5. Repeated long-term cycling through awareness, commitment, doing the work, and practice will eventually result in mastery.
Mastery feels like second nature. It no longer requires the type of effort put forth in the first 4 stages. It can now be an ingrained part of the company culture.
Real, significant change is difficult because it’s a matter of breaking poor habits. As humans, we’re so used to running on autopilot that something major usually has to happen or some outside force has to get our attention creating awareness around the ongoing issues.
Until leaders have awareness that poor culture is affecting their organization, commit to making a transformational change, practice enforcing the positive changes, do the work to make those positive changes stick and continue to pursue mastery of excellent culture they will be stuck in the same patterns of turnover, misalignment in values, unfriendly internal competition, absenteeism, tardiness, gossip, communication issues, unhappy customers, and excessive interruptions to daily operations.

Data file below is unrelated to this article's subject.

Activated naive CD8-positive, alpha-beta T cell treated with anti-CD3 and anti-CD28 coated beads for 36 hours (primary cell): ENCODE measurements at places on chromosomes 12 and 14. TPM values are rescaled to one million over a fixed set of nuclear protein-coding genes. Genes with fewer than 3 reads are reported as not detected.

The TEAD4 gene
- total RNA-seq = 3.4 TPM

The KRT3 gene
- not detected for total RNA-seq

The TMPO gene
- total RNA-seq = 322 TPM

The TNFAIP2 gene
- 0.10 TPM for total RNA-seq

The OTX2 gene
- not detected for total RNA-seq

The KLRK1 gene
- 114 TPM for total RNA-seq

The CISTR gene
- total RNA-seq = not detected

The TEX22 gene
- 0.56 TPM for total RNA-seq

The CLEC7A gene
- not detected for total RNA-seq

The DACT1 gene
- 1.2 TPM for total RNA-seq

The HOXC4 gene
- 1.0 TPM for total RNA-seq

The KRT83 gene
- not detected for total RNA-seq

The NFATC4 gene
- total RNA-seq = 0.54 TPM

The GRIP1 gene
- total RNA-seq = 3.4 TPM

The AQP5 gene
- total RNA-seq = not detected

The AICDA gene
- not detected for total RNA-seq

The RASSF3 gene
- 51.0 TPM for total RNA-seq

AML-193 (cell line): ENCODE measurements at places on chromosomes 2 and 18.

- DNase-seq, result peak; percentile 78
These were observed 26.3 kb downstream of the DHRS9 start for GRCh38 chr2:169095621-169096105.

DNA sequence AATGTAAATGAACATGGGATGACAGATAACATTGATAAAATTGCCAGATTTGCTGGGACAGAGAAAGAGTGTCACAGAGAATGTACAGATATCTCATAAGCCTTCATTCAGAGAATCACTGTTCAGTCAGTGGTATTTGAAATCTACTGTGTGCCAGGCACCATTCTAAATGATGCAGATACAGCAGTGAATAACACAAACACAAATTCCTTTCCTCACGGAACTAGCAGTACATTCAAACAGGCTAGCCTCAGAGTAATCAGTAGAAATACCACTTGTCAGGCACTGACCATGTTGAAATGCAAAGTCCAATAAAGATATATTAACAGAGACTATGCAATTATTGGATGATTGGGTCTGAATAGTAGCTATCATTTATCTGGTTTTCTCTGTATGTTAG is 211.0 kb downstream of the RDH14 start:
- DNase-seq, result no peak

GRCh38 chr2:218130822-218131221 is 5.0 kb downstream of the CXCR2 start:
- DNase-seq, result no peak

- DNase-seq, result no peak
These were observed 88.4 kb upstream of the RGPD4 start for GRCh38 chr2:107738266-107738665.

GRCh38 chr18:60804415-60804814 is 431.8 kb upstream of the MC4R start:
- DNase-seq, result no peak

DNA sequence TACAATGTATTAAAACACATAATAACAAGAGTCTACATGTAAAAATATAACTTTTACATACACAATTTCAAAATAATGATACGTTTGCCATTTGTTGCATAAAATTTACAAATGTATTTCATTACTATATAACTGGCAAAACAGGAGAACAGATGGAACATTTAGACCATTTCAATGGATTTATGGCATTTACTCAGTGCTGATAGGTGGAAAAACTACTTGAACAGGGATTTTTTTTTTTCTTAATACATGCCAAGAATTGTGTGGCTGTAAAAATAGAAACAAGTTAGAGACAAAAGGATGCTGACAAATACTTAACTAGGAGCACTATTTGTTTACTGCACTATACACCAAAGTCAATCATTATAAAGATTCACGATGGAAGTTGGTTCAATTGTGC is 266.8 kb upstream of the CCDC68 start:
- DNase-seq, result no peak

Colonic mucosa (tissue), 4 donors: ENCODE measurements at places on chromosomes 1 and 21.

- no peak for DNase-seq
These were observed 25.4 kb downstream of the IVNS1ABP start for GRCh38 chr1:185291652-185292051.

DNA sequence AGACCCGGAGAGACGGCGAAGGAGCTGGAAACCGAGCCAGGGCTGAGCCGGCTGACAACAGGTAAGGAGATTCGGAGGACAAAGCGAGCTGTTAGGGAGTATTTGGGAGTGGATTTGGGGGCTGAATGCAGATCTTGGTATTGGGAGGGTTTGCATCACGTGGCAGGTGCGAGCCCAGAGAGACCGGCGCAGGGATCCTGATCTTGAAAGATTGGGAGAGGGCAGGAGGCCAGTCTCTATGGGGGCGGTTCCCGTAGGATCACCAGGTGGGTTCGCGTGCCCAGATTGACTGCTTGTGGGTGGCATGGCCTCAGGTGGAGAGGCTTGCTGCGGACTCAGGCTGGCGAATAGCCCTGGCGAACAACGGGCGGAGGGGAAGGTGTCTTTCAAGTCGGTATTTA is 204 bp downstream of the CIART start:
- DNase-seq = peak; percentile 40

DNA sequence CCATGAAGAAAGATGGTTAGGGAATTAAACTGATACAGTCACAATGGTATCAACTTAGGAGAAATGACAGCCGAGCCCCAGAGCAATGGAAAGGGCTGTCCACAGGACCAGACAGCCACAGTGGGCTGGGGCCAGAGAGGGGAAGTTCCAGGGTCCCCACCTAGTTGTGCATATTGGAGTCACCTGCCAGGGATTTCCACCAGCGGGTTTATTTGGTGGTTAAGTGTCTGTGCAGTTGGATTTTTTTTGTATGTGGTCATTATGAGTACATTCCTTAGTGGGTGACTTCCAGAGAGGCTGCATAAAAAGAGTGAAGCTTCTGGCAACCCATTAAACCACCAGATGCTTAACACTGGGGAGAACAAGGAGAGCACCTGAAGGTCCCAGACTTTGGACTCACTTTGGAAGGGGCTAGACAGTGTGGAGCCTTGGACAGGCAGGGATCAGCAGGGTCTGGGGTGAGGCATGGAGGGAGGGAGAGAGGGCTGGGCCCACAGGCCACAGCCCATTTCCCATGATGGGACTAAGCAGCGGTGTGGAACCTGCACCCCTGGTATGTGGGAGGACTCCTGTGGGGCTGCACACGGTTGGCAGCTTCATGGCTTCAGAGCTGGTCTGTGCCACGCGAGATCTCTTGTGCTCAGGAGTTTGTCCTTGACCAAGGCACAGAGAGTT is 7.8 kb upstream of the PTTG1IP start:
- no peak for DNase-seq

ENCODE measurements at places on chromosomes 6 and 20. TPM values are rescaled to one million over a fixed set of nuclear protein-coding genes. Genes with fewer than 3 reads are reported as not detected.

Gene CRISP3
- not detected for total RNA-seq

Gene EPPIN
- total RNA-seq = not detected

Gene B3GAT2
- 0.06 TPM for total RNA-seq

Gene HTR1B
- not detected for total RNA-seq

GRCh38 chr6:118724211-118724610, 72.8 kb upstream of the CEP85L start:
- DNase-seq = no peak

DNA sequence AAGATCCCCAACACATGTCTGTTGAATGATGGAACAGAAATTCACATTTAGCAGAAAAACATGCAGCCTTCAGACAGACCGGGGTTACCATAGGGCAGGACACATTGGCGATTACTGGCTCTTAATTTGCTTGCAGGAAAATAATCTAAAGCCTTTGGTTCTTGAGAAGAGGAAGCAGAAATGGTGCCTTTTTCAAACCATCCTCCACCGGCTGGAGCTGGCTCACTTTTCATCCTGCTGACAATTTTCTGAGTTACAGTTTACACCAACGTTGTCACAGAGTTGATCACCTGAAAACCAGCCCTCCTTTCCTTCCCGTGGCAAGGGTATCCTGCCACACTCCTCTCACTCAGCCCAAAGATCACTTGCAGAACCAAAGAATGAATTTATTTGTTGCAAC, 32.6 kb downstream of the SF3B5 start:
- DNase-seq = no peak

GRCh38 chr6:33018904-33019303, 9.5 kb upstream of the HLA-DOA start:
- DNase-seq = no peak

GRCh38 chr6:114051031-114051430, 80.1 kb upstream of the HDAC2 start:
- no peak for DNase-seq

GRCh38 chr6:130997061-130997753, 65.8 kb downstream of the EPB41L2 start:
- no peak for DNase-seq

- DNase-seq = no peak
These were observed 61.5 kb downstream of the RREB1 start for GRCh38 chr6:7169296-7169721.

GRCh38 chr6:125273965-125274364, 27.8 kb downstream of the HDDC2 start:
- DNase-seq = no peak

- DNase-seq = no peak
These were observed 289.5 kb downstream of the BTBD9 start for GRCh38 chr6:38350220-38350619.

If you’re aware something needs to change in your company culture, and you’d like to discuss what it would be like to work with a partner to guide you through the process, contact SCG Consulting Group at systemsculturegrowth.com/contact.
About the Author
Jessica Holsapple has been leading, growing, and transforming organizations around the globe across almost every industry for over 10 years. With a background in operations leadership, staffing, and recruiting Jessica has hired, trained, and managed thousands on the systems she’s developed, guiding teams through transition when the stakes are high. With the belief that building a business from start to finish should be simple and fun, and the passion for working with entrepreneurial ventures, Jessica started SCG Consulting Group in 2015 and developed THE SCG SYSTEM™. Jessica studied Organizational Leadership in an MBA program at the University of Arizona, earned a Bachelor’s Degree in Management from Northern Arizona University, and holds certifications in Project Management and Non-Profit Administration. When she’s not working alongside visionary leaders and their teams, she enjoys the gym, traveling, and being active outdoors. Above all, Jessica is committed to helping leaders get out from under their business and back into the driver’s seat.